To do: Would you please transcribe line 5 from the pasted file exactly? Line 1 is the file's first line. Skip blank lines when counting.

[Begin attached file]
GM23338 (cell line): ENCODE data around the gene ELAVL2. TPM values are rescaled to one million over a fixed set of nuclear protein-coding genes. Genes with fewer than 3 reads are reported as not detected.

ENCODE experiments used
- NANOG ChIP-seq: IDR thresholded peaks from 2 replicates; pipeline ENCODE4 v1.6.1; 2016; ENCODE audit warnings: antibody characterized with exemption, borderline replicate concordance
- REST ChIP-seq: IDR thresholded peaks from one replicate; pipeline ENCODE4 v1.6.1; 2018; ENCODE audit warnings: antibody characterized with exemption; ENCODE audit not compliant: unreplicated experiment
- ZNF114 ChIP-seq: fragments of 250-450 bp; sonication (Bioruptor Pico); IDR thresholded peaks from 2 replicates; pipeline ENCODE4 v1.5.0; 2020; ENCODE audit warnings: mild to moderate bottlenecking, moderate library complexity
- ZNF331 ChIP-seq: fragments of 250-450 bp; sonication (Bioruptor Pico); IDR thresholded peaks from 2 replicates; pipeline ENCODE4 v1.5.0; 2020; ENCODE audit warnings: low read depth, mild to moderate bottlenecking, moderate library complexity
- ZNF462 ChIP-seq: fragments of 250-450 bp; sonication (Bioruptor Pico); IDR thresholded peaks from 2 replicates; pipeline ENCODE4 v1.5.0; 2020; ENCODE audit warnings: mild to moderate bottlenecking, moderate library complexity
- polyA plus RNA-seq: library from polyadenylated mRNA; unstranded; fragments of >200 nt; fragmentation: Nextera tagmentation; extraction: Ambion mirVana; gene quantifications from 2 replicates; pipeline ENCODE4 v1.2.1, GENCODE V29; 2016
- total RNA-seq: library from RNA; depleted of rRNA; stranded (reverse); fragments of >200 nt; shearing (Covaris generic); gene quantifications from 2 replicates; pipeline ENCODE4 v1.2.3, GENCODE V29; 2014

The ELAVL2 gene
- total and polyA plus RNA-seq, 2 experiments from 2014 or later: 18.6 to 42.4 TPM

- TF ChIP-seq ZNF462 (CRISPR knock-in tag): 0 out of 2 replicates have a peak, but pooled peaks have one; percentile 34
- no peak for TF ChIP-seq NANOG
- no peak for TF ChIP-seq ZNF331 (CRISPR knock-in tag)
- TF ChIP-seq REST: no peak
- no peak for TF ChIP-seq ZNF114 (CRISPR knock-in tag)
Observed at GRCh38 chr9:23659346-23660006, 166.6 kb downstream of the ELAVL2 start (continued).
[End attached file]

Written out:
- ZNF114 ChIP-seq: fragments of 250-450 bp; sonication (Bioruptor Pico); IDR thresholded peaks from 2 replicates; pipeline ENCODE4 v1.5.0; 2020; ENCODE audit warnings: mild to moderate bottlenecking, moderate library complexity